Then comes the battle itself, which is truly the most egregious example of Endgame’s failure. Upon closely examining the fight, ignoring the fluff of the visual spectacle, it becomes clear that this is less of a climactic clash of two forces but merely a showcase. The battle is simply a background so that the Avengers can all show off and have a fantastic moment while dominating the mindless horde that Thanos commands.
Any great battle should be a back-and-forth conflict where the heroes get a victory, but then the villains surprise them and take the win for themselves. This narrative rhythm is what keeps the competition interesting.
The final battle of Endgame, however, has no such rhythm. It’s simply victory after victory while the heroes play football with an all-powerful MacGuffin, the infinity gauntlet. The narrative purpose is a sacrifice for meaningless spectacle.
The battle could have been an intricate chess match between the infinity stones, where the gauntlet’s power is split between the two forces that must battle to take the rocks back for themselves. That would require genuine creativity and effort, which has no place in this movie.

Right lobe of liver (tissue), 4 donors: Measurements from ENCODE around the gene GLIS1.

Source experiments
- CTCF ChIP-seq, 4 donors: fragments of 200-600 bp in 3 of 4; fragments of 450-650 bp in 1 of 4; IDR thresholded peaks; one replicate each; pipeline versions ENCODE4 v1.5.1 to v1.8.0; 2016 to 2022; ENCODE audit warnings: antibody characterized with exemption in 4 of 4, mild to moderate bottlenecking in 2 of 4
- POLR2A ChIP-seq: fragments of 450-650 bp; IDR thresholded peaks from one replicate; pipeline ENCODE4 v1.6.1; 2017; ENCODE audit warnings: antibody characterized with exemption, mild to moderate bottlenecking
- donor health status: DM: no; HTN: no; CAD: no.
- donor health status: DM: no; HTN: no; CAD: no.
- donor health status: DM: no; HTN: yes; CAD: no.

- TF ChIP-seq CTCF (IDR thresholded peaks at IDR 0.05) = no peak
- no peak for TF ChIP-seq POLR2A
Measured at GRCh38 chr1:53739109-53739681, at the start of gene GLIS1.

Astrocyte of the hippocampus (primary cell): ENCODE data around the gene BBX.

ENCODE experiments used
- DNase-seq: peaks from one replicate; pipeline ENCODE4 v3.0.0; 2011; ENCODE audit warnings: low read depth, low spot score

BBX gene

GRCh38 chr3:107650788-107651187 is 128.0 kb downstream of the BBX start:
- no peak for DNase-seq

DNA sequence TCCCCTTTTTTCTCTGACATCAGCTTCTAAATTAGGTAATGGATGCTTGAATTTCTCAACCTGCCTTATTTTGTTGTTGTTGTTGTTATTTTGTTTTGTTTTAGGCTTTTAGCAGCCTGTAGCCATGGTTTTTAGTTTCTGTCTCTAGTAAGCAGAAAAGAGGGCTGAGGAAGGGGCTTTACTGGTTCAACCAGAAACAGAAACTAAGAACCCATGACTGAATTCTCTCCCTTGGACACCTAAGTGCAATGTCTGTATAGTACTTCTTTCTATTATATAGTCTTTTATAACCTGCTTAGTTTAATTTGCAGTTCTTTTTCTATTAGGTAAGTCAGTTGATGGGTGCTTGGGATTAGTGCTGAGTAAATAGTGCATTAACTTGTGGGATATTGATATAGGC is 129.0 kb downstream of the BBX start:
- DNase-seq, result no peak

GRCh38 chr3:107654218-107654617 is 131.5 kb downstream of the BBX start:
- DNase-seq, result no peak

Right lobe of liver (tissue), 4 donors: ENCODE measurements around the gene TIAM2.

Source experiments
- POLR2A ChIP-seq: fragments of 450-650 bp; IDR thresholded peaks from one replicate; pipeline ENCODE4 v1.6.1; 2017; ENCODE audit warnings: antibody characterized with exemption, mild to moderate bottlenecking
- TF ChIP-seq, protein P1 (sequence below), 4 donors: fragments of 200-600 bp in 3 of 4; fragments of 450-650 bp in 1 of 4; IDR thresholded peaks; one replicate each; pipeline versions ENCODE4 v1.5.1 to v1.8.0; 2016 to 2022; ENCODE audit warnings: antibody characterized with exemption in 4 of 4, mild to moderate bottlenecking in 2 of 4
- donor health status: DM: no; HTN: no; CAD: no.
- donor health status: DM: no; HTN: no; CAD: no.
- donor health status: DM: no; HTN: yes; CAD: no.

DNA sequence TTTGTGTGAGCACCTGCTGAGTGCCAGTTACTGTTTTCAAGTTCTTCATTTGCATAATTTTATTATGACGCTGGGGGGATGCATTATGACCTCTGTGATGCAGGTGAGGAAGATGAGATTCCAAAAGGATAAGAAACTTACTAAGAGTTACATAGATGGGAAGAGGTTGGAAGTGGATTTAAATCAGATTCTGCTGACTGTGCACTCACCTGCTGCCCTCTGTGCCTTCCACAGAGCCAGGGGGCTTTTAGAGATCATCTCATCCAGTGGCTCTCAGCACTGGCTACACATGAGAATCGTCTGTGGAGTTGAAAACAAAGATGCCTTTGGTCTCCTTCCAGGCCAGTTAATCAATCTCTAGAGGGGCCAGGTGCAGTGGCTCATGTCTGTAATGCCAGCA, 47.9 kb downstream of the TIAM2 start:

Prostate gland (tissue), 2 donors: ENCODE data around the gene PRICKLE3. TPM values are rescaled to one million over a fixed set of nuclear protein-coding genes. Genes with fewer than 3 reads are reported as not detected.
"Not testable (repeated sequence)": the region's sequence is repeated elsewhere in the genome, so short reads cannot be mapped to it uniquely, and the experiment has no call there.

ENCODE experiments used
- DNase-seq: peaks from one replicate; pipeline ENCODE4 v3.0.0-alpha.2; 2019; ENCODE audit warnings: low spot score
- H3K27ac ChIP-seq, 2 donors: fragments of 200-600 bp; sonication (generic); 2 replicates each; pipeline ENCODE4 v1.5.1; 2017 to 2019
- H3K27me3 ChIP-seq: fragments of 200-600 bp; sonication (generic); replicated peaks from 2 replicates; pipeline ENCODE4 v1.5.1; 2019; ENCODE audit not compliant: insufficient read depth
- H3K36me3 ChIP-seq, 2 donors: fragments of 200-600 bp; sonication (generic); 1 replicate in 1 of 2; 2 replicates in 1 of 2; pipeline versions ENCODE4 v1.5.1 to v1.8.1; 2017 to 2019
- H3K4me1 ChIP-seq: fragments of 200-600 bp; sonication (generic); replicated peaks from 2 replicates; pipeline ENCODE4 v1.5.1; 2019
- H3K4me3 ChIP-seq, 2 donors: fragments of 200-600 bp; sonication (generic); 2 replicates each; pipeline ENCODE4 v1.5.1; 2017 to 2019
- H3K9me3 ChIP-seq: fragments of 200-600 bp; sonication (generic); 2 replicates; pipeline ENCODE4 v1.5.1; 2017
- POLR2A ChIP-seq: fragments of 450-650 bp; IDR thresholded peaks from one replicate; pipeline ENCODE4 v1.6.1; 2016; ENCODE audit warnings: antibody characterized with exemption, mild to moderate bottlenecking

Indeed, people will reject these criticisms; they will claim that Endgame is meant to be a celebration of the MCU. This criticism misses the point, however; despite Endgame playing on emotions and being a visual spectacle, it can be summed up by what amounts to a glorified light show.
If Endgame is supposed to be the pinnacle, the epic conclusion of 10 years of storytelling, then clearly, these movies were never all that good, to begin with.